Wave of Light


Today I lit a candle for my daughter.  Until this year, I knew nothing of Pregnancy and Infant Loss Awareness Day.  Now it is a day that will be marked every year with the lighting of a candle for Caroline.  It was nice to come home after a long day to light a candle and spend some time reflecting and focusing on Caroline.

Loving you always, my sweet baby girl.



~ A Prayer for Caroline ~

Dear God,

Thank you for bringing Caroline into my life.

Amidst the heartbreak and sorrow, Caroline taught us all so much.

She taught us to treasure every moment with our loved ones.

Because of her, I believe in miracles again.

She made me a mom, the role that I had anxiously awaited all my life.

Today and every day, please take good care of my daughter.  Please let her be happy in heaven and feel the sunshine that she loved so much.

Please tell her that her parents love her and miss her and will be there soon to hold her again.

Tell her that she is perfect in every way.

Tell her that her life held so much meaning.  I believe she accomplished more in 58 days than some do in 58 years.

Tell her that I love her more than words can say.


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Memory Monday

I remember Caroline’s first bath in the hospital.  It was the day we were leaving, since Caroline’s temperature had been too low until then for a bath.  She loved being under the heat lamp, but was not too happy to feel the warm, soapy cloth on her skin.  However, she loved having her hair washed.  She was like a lady at the spa, enjoying her massage.  Her daddy and I took turns soaping up our little miracle.  My mom took pictures.  We all teared up.  We then got her dressed in her going-home outfit: a pink dress with pink socks and a pink hat.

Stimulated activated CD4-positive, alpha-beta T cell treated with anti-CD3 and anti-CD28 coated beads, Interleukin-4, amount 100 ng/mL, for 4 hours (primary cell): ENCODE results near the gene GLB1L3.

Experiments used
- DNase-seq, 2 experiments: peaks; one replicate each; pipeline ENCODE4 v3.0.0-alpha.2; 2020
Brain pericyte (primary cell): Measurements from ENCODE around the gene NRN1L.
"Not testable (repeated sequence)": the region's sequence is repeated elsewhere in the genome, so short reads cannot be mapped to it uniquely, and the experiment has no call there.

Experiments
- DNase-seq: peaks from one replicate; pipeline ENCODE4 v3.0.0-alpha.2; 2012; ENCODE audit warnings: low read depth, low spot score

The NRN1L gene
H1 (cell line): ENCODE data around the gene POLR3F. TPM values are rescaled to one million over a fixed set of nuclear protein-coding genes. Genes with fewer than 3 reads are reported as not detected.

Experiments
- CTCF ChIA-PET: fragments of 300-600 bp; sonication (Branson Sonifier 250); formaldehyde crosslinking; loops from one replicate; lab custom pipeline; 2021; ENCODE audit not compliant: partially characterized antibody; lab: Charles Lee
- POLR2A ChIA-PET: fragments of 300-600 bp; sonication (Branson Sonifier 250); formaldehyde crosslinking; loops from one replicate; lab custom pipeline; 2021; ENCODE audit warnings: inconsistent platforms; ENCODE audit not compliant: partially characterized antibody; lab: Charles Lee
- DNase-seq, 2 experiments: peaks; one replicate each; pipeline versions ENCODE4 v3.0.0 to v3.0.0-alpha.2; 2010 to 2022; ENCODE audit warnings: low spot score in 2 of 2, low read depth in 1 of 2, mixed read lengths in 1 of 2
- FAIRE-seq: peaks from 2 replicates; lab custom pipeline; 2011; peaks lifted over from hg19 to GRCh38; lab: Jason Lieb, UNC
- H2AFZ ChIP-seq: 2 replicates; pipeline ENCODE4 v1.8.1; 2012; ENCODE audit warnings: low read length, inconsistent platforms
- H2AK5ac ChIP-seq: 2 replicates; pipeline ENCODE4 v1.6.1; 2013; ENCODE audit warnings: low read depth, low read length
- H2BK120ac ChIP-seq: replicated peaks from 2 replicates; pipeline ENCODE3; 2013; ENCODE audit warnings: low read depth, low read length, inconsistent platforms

When we took Caroline home, we continued with sponge baths for a while.  Once we could see her beautiful belly button, I splurged on a whale-shaped tub so that she could have her first real bath.  We filled it with water and made sure the temperature was warm but not too warm.  When we first put Caroline in the water, she was upset and cried.  By the end of that first bath, she was getting used to the idea of lying in water and had calmed down.

Soon, Caroline loved her bath time.  We would place her in the water and she would fall asleep.  She had such a peaceful way of enjoying her baths.  After she was done, we’d get her dressed and cuddle.  Her hair was the curliest right after bathtime and smelled heavenly.  My little girl was perfect in every way.